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Government splashes $15.3m to drive e-invoicing adoption

E-invoicing is set to feature prominently over the next few months as the government reveals a $15.3 million investment ahead of its 11 May federal budget.

Business Jotham Lian 07 May 2021
— 1 minute read

The investment is part of a $1.2 billion package unveiled by the Morrison government on Thursday, aimed at accelerating Australia’s digital adoption.


As part of its continued push towards e-invoicing, the government will provide both the Treasury and the ATO — operating as the Australian Peppol E-Invoicing Authority — with $15.3 million to improve business e-invoicing awareness and adoption.

This is set to include working with payment providers such as eftpos, Visa, Mastercard and New Payments Platform Australia to integrate e-invoicing into the main payment methods used by businesses.

Educational activities will also be conducted to raise business awareness of the benefits of adopting e-invoicing, and are likely to include cost savings, reduction in errors, faster payment times, and a secure and reliable transaction of data.

The government will also conduct supply chain pilots with large businesses and work with states and territories to extend public sector e-invoicing adoption.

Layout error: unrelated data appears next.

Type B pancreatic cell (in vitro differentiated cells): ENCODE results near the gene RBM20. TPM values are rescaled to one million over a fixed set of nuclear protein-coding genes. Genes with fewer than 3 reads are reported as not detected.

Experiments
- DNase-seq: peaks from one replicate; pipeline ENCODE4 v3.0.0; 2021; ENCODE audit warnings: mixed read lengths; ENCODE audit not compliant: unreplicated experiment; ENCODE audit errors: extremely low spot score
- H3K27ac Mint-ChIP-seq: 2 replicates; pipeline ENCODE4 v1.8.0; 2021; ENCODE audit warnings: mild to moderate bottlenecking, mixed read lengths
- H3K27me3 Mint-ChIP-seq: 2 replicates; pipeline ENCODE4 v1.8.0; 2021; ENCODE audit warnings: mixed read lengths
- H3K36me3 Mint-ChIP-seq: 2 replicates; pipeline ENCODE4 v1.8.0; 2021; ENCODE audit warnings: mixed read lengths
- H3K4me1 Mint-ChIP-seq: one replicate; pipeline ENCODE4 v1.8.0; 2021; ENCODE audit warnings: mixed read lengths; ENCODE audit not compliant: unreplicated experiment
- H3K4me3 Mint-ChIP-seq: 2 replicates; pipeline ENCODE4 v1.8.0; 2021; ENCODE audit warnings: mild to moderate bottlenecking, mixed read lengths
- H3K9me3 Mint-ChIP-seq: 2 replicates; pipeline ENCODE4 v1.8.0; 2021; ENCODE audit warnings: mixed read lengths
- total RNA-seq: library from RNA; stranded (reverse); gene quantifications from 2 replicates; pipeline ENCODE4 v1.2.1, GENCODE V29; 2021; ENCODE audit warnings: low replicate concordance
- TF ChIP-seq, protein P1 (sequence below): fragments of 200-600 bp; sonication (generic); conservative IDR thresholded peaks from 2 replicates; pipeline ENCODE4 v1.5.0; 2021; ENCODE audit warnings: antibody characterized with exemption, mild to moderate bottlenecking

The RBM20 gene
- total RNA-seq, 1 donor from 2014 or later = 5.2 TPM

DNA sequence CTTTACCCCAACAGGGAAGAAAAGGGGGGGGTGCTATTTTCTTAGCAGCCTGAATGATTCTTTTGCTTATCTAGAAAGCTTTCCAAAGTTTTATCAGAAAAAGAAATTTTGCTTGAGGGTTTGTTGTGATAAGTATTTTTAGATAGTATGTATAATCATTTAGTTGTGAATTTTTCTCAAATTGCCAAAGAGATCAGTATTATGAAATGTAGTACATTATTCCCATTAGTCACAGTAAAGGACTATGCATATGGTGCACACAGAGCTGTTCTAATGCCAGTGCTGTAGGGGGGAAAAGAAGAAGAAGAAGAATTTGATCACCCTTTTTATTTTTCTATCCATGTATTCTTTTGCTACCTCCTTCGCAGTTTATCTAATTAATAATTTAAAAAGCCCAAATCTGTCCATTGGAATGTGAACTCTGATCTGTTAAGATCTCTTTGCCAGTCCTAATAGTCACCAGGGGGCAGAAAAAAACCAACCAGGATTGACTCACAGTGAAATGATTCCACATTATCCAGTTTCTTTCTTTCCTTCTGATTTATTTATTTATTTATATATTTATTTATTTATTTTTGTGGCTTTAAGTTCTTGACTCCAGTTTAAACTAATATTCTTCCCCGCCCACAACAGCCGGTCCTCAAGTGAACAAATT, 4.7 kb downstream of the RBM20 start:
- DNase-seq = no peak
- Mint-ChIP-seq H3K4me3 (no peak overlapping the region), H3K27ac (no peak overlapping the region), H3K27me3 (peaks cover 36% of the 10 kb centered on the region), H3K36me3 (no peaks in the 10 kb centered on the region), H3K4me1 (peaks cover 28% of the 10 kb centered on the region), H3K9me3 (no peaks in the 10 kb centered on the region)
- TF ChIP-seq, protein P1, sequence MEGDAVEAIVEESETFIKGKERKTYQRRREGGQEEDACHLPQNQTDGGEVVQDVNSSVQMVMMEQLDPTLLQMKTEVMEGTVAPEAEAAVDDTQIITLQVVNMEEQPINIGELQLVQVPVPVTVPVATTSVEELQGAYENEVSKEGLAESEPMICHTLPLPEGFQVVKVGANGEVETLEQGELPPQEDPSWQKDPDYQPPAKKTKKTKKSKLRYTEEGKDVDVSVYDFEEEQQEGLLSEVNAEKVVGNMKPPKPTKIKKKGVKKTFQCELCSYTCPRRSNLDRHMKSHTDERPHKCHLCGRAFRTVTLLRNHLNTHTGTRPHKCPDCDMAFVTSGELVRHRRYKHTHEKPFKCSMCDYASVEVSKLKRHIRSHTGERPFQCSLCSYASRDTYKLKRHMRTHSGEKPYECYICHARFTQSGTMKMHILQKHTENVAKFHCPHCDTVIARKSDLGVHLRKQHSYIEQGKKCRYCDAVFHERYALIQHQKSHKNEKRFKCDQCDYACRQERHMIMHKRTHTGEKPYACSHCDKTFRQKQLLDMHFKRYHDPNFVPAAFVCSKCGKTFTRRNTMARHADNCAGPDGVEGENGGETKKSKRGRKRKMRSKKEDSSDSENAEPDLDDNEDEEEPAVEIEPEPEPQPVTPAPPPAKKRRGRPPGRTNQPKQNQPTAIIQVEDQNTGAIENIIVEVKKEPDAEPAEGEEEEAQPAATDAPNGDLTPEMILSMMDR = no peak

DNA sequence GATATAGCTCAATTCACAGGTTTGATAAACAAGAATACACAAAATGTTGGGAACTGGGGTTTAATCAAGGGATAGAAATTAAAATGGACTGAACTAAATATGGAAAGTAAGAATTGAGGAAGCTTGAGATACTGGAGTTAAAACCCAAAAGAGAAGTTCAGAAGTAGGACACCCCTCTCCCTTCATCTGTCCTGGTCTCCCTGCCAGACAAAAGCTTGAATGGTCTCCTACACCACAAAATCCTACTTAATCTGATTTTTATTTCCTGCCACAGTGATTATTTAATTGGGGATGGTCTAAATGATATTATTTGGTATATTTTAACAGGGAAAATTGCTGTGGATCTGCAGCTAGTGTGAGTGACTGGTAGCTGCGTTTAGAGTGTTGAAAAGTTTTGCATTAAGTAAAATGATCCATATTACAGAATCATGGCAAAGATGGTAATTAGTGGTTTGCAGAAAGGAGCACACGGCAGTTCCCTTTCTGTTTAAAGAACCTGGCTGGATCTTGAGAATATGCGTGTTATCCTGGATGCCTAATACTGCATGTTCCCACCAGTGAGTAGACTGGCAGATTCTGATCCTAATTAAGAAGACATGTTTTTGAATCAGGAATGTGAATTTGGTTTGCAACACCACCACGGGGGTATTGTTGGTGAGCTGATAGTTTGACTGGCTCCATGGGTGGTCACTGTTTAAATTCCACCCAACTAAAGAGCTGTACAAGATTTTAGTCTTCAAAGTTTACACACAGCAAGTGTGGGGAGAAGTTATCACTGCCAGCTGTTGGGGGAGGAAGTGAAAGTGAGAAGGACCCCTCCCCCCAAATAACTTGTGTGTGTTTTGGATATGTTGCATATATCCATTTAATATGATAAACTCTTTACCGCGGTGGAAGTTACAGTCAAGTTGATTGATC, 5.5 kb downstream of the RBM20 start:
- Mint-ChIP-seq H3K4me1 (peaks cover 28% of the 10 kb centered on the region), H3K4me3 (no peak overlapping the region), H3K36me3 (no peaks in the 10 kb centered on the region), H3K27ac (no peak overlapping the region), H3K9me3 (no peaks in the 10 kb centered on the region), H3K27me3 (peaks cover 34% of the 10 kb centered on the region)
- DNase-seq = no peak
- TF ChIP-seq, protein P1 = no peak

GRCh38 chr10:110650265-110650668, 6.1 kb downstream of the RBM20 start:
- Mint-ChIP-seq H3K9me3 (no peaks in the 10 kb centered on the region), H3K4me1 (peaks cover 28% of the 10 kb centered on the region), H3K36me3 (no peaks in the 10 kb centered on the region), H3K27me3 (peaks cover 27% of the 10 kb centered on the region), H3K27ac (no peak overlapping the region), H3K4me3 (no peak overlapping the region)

“So many Australians are already participating in the digital economy, some without even realising it. Every contactless purchase, e‑invoice, business website or small business going online — it’s all part of it and it’s growing rapidly,” said Minister for the Digital Economy, Senator Jane Hume.

“This is a really exciting announcement, which will drive investment and uptake of emerging technologies, unlock the value of data, build skills for a modern economy, and enhance government service delivery.”

The latest e-invoicing development comes as the government considers the best option for rolling out e-invoicing across Australia.

A consultation paper released by the Treasury has signalled three possible approaches, including a mandatory adoption requirement for all businesses phased in over time, a mandate for large businesses only, and a flexible non-regulatory approach so businesses can choose when they adopt e-invoicing.

Chartered Accountants Australia New Zealand, CPA Australia and the Institute of Public Accountants have since urged the government to resist mandating e-invoicing in light of the current economic conditions, arguing that a mandatory approach will be an unnecessary distraction for businesses at a time when many are trying to protect their day-to-day solvency.

KPMG believes the adoption of e-invoicing will be inevitable but has called on the government to slow down its push until at least 2023.

In contrast, others, such as Fintech Australia and MYOB, believe the government should ditch a “softly-softly approach” and mandate e-invoicing to speed up its adoption.

Government splashes $15.3m to drive e-invoicing adoption
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Jotham Lian

Jotham Lian

Jotham Lian is the editor of Accountants Daily, the leading source of breaking news, analysis and insight for Australian accounting professionals.

Before joining the team in 2017, Jotham wrote for a range of national mastheads including the Sydney Morning Herald, and Channel NewsAsia.

You can email Jotham at: This email address is being protected from spambots. You need JavaScript enabled to view it.